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Why the cost of flights to and from Italy is rising steeply

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Why the cost of flights to and from Italy is rising steeply
What's behind steep Italian plane ticket increases? Photo by Filippo MONTEFORTE / AFP.

The cost of flights to and from Italy has risen around by around 20 percent in the first three months of 2024 compared to the same period the year before. What's behind the hikes?


If it seems like the cost of a flight to Italy has risen sharply since you last made the trip, it's not all in your head.

The average price of a ticket for Italian domestic or intra-European flights rose by 26 percent in January 2024 compared to the same period in 2023, according to an analysis by the Corriere della Sera newspaper.

Domestic flight prices rose by about eight percent and international flight prices 17 percent in February compared to the same period in 2024, while Italy-Europe flights are expected to cost around 16 percent more and domestic flights 15 percent more in March.

These increases are thought to be down to a mismatch between supply and demand caused by a combination of engine defects and supply chain delays.

READ ALSO: LISTED: The new direct flights to and from Italy in 2024

Demand for flights is as high as ever, with a record-breaking number of passengers passing through Italy's airports in 2023.

But last summer, Airbus manufacturer RTX noticed cracks in the discs of the Pratt & Whitney Geared Turbofan engine's high pressure turbine, requiring safety inspections of 1,200 of the 3,000 engines currently in use.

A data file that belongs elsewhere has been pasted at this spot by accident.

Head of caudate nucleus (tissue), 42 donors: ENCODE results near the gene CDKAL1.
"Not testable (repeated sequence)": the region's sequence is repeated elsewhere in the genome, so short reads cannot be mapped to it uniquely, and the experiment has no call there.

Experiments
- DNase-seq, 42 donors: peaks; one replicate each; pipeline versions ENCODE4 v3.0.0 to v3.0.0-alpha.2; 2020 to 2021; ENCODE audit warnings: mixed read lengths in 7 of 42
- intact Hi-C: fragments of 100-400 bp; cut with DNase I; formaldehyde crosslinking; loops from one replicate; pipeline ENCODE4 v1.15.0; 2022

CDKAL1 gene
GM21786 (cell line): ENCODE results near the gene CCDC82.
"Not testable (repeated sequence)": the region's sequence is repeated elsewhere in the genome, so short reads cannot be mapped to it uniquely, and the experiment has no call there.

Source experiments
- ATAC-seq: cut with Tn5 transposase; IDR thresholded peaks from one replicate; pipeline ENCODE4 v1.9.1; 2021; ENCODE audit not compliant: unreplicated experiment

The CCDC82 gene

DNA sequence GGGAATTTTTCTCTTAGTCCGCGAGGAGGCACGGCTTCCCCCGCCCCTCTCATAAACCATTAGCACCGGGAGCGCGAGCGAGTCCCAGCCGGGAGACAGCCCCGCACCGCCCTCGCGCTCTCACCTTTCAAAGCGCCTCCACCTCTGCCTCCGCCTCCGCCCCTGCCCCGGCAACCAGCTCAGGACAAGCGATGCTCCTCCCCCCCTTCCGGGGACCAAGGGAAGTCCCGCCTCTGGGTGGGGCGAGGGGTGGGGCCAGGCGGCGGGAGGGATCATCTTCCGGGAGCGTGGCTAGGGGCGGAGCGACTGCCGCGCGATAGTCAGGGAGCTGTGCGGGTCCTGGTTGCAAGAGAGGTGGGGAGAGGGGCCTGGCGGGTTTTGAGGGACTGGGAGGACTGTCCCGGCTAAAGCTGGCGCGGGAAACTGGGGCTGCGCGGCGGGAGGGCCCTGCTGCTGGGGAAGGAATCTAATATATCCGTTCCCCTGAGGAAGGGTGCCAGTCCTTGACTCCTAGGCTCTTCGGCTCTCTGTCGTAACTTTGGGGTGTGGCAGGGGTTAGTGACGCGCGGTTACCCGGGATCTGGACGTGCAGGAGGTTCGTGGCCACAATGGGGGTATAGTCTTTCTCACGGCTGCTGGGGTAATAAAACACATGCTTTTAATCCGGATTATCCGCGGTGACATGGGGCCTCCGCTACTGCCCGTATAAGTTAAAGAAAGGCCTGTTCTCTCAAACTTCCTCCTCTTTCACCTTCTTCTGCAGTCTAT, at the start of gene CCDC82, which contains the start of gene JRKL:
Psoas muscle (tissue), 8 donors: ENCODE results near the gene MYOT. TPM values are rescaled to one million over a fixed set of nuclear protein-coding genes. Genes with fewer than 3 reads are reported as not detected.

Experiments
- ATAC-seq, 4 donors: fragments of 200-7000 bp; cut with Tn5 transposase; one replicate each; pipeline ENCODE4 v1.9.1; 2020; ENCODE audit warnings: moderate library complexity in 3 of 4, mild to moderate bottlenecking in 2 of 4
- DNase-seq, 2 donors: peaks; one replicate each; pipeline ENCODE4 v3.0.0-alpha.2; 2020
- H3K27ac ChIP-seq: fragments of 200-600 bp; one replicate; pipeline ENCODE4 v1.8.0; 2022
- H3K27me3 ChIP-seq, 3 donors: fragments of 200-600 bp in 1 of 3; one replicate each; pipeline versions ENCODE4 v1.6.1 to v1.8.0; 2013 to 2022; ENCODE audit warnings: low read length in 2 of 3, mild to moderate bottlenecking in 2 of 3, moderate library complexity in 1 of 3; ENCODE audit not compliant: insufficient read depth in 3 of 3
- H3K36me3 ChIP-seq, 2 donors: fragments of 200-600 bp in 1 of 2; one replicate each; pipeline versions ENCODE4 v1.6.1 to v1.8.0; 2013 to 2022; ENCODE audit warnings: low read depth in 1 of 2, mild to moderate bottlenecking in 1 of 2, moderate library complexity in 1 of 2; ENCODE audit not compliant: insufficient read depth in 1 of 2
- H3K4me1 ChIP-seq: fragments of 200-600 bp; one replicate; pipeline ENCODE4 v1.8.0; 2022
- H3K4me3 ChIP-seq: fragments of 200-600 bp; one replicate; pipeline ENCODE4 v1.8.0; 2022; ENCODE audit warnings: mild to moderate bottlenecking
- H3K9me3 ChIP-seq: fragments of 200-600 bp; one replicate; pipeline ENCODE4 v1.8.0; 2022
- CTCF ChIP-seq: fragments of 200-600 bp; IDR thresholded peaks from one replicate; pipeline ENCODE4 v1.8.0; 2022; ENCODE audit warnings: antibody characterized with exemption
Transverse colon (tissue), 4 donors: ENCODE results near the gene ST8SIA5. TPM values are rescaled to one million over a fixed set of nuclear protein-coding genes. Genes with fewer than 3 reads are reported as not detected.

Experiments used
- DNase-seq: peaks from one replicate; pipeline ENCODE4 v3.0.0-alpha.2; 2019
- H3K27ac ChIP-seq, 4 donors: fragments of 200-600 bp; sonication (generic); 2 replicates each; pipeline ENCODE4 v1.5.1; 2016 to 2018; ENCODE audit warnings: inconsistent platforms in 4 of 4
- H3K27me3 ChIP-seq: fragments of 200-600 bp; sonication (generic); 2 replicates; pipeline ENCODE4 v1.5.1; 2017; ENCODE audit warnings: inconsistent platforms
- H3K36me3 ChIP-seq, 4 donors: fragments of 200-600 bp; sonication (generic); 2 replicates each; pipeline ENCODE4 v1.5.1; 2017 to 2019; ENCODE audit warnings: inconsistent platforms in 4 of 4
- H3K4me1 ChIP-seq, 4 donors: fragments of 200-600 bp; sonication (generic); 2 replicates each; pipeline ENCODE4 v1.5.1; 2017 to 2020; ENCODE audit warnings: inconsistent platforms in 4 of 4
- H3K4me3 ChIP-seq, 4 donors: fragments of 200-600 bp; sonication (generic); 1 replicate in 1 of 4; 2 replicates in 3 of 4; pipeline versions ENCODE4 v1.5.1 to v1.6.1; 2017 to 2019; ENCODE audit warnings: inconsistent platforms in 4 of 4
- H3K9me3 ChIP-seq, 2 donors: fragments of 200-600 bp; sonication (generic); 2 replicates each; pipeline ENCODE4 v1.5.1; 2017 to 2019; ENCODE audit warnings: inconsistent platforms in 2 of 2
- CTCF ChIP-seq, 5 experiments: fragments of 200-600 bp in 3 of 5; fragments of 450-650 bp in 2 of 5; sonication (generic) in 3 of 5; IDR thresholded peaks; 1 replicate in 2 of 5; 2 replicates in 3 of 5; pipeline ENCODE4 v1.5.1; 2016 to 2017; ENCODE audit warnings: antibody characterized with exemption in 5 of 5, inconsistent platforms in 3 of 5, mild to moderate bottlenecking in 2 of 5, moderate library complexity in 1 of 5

Initially, it was thought that these checks would take around 100 days for each engine, but these times have lengthened to 350 days in 2024.

In the meantime, according to the flight analytics company IBA, around 385 A320neo and A321neo planes - single-aisle short and medium distance aircraft that use the P&W Geared Turbofan engine - are currently grounded.

At the same time, delays in the Boeing supply chain mean low-cost carrier Ryanair is set receive just 40 new planes by June 30th, and not 57 as it had expected.

READ ALSO: EXPLAINED: The plan to open southern Italy's newest airport in 2024


As a result, airlines have already had to cancel 193 thousand departures on intra-European routes in the first three months of the year.

Ryanair CEO Michael O'Leary has said the carrier will have to reduce the frequencies of flights on certain routes and will raise prices by around five to ten percent over the summer.

Milan Malpensa is one of the airports that will be affected by the reductions, along with Dublin, Warsaw and four Portuguese airports, the executive said.



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